Thrill and Agony · 19 May 2018
It used to be that I would see the ski jumper crashing when I thought of “the agony of defeat.” After all, we heard Jim McKay’s voice say those words to that scene each weekend when we were kids. Now, I see faces of my own kids and of athletes I have coached. Thankfully, I see those faces when I think of “the thrill of victory” too. Probably even more so.
One of the hardest things about coaching T&F is that not everybody gets to be a champion. Despite the hard work and effort put in to get there. Despite the desire. Even despite the physical prowess. After all, unless you are the world record holder, somebody is always better than you. And even then, records get broken. So everybody knows the agony of defeat. The heartache of only going so far. Yes, this heartache and agony are in all sports, but the pain comes home to me when I see those faces of athletes I have coached. Those athletes in the agony of defeat.
I know I cannot take all of their heartache away, but I do work to soften the blow. Often times, it is just with a word or two. With a hug and a look. Or with space. Athletes are all different. They all need different things to help them through the agony. But time does heal all wounds. Even if the agony leaves a little bit of a scar. Even if it feels like there will never be any more thrill of victory.
The great thing about sports in general and T&F in particular is that there are always thrills of victory. Big and small. There is always something positive athletes can take away from a meet. Those small victories are what I like to point out. Sometimes it is that an athlete got to compete in a big meet. Sometimes I point to a Personal Record (PR) that the athlete had. Sometimes I help the athlete look to the future or even the past. Especially, if there is still a bit of agony.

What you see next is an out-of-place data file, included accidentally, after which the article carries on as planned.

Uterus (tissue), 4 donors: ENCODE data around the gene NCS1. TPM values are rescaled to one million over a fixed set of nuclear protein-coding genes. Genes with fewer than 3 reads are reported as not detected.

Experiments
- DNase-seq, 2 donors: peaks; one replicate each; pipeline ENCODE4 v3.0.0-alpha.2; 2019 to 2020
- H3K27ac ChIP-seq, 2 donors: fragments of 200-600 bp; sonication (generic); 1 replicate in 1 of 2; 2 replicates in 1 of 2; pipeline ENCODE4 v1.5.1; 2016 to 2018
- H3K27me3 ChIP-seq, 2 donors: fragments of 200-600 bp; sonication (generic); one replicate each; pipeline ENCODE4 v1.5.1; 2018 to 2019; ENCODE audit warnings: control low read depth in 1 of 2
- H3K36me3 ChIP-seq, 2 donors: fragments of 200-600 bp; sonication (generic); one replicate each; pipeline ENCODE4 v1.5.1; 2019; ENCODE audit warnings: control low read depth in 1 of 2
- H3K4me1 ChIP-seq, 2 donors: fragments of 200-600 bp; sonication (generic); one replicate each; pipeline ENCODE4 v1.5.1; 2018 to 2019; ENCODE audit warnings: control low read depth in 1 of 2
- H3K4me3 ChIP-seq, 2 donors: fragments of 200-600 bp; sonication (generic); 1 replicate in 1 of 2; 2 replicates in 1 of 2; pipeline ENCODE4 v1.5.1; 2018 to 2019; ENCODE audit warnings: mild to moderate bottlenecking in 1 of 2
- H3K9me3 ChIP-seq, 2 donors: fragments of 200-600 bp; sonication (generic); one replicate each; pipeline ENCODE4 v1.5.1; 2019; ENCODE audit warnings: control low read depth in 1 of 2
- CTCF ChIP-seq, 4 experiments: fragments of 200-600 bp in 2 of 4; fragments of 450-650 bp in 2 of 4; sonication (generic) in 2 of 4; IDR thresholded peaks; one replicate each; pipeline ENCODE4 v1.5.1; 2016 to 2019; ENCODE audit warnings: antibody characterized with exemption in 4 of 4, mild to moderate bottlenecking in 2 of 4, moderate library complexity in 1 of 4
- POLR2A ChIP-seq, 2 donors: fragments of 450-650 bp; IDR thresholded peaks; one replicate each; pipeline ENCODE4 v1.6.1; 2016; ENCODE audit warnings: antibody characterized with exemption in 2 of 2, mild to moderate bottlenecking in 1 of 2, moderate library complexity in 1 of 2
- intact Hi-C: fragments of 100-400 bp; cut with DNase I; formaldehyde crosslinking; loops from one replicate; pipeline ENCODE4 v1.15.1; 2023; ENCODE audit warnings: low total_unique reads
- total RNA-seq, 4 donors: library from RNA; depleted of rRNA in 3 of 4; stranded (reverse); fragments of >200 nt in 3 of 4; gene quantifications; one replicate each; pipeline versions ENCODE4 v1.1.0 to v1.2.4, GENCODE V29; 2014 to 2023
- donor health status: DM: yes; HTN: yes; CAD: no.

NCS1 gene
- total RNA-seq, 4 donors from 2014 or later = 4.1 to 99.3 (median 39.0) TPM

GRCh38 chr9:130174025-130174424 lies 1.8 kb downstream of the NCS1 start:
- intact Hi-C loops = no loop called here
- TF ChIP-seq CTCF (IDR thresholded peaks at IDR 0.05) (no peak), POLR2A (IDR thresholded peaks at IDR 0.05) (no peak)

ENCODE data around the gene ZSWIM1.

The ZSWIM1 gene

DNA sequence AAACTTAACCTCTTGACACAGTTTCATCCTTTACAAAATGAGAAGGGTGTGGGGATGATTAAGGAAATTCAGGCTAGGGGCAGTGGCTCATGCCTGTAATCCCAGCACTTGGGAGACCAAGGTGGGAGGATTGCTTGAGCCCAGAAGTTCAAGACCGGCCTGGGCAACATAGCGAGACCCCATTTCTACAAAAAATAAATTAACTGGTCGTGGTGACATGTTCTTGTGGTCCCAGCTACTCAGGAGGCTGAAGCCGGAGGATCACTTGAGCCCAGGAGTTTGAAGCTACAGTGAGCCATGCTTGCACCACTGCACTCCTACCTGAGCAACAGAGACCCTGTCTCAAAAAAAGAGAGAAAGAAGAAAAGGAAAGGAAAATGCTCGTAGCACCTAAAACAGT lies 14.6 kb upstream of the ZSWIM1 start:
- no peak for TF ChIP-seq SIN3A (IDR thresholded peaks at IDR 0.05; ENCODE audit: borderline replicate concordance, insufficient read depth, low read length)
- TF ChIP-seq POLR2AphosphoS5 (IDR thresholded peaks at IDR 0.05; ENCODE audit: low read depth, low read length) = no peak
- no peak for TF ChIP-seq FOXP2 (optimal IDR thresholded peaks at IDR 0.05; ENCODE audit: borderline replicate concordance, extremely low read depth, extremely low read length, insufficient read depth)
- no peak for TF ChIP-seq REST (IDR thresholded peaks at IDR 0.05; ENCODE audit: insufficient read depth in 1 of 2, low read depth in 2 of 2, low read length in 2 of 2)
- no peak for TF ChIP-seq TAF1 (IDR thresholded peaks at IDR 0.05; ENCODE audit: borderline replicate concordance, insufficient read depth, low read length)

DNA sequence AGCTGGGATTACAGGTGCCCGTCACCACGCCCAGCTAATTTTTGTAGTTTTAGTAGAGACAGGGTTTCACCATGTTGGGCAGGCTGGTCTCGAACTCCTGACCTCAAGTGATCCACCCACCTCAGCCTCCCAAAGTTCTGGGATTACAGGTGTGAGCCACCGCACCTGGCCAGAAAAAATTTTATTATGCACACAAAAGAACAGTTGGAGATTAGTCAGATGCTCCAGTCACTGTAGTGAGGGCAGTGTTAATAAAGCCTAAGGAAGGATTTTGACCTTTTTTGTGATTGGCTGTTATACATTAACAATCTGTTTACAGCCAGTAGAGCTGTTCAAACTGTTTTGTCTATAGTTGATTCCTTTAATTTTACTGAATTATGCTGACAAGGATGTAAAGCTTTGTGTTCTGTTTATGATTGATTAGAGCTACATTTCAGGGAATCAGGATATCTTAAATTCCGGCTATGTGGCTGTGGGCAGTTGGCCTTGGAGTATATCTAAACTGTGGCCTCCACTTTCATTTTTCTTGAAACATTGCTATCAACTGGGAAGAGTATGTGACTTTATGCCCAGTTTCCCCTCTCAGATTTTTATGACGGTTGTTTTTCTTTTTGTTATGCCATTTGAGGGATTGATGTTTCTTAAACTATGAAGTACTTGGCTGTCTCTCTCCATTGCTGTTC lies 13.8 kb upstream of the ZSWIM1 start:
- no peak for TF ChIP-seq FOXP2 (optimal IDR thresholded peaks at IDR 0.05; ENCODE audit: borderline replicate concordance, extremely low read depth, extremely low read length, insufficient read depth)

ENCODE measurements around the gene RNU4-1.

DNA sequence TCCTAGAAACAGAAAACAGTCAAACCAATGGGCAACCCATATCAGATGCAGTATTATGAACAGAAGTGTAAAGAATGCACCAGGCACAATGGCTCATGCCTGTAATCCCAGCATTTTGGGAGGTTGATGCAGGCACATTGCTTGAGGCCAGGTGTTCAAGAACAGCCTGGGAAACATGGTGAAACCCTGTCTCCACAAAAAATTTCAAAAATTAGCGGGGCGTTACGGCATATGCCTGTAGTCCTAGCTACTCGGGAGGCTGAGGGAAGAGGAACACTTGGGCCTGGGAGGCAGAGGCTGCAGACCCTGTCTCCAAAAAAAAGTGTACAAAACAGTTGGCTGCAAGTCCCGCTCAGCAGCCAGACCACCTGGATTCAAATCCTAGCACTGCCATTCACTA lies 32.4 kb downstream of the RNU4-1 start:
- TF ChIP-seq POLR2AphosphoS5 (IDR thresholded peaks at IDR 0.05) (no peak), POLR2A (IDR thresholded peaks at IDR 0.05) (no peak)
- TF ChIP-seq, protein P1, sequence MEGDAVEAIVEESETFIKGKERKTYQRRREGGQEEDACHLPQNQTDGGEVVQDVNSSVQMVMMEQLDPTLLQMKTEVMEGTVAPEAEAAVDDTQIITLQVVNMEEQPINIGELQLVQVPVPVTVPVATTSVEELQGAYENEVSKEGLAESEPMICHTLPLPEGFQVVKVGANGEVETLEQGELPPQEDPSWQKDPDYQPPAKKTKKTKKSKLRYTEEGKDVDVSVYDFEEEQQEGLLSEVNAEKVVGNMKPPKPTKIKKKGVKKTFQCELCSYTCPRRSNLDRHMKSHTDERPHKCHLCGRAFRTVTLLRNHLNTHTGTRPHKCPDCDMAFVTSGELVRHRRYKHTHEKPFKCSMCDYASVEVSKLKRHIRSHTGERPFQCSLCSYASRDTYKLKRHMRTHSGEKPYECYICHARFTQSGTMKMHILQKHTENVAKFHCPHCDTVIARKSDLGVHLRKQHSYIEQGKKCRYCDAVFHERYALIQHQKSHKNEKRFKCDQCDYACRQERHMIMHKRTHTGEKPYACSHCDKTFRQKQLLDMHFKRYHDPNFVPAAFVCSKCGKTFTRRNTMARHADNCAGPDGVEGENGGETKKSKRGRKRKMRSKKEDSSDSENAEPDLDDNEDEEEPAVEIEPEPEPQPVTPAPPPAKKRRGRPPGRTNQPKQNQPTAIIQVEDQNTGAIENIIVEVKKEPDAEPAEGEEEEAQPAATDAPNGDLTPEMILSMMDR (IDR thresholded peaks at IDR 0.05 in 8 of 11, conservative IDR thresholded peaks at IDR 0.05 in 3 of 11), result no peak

One of the greatest things about T&F is that I get to see smiles from those athletes who understand there are always victories. There are the athletes who know they performed better than they ever have. Those who had PRs at meets. There are also those who smile even when it was not their day. Just because there is so much to be thankful for. And there are those athletes who are champions. Even if it is just for that day. Both the little and big victories are to be savored. They are indeed thrilling.
I like the victories. But there are important lessons to be learned from defeat. Lessons about sport. And bigger lessons about life. Lessons like taking the agony of defeat and turning it into the thrill of victory. That is one of the most difficult things there is in coaching. It is also the most rewarding. Indeed, it pains me to see my kids and my athletes in the agony of defeat. Like I said, I see their faces when I hear Jim McKay’s voice in my head talking about that agony. But I also see those same faces smiling when I think of the thrill of victory.
© 2018 Michael T. Miyoshi
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